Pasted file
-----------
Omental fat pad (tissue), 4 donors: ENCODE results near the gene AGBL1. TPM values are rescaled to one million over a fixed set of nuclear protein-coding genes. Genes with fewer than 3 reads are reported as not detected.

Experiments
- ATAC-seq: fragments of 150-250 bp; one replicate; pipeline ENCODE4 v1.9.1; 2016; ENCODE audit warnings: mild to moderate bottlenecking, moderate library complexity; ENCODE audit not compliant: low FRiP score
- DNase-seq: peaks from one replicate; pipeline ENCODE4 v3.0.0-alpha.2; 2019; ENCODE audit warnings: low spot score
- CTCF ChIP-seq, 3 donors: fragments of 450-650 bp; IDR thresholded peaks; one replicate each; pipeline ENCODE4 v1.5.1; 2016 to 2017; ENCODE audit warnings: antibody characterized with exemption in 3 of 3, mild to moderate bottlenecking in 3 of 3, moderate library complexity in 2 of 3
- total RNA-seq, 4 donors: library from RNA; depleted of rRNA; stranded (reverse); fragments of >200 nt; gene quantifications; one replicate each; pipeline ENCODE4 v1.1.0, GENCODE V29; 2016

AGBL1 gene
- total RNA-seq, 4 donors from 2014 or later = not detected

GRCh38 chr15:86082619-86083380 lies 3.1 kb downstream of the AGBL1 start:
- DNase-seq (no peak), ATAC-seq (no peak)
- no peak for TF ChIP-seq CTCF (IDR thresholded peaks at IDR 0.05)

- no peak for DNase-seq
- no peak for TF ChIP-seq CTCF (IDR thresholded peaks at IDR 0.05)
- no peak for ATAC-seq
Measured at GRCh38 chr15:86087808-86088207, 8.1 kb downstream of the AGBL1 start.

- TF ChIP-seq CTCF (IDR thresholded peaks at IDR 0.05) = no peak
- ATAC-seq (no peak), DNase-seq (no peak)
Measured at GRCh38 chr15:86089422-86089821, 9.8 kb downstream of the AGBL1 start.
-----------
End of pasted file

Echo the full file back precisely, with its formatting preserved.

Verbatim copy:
Omental fat pad (tissue), 4 donors: ENCODE results near the gene AGBL1. TPM values are rescaled to one million over a fixed set of nuclear protein-coding genes. Genes with fewer than 3 reads are reported as not detected.

Experiments
- ATAC-seq: fragments of 150-250 bp; one replicate; pipeline ENCODE4 v1.9.1; 2016; ENCODE audit warnings: mild to moderate bottlenecking, moderate library complexity; ENCODE audit not compliant: low FRiP score
- DNase-seq: peaks from one replicate; pipeline ENCODE4 v3.0.0-alpha.2; 2019; ENCODE audit warnings: low spot score
- CTCF ChIP-seq, 3 donors: fragments of 450-650 bp; IDR thresholded peaks; one replicate each; pipeline ENCODE4 v1.5.1; 2016 to 2017; ENCODE audit warnings: antibody characterized with exemption in 3 of 3, mild to moderate bottlenecking in 3 of 3, moderate library complexity in 2 of 3
- total RNA-seq, 4 donors: library from RNA; depleted of rRNA; stranded (reverse); fragments of >200 nt; gene quantifications; one replicate each; pipeline ENCODE4 v1.1.0, GENCODE V29; 2016

AGBL1 gene
- total RNA-seq, 4 donors from 2014 or later = not detected

GRCh38 chr15:86082619-86083380 lies 3.1 kb downstream of the AGBL1 start:
- DNase-seq (no peak), ATAC-seq (no peak)
- no peak for TF ChIP-seq CTCF (IDR thresholded peaks at IDR 0.05)

- no peak for DNase-seq
- no peak for TF ChIP-seq CTCF (IDR thresholded peaks at IDR 0.05)
- no peak for ATAC-seq
Measured at GRCh38 chr15:86087808-86088207, 8.1 kb downstream of the AGBL1 start.

- TF ChIP-seq CTCF (IDR thresholded peaks at IDR 0.05) = no peak
- ATAC-seq (no peak), DNase-seq (no peak)
Measured at GRCh38 chr15:86089422-86089821, 9.8 kb downstream of the AGBL1 start.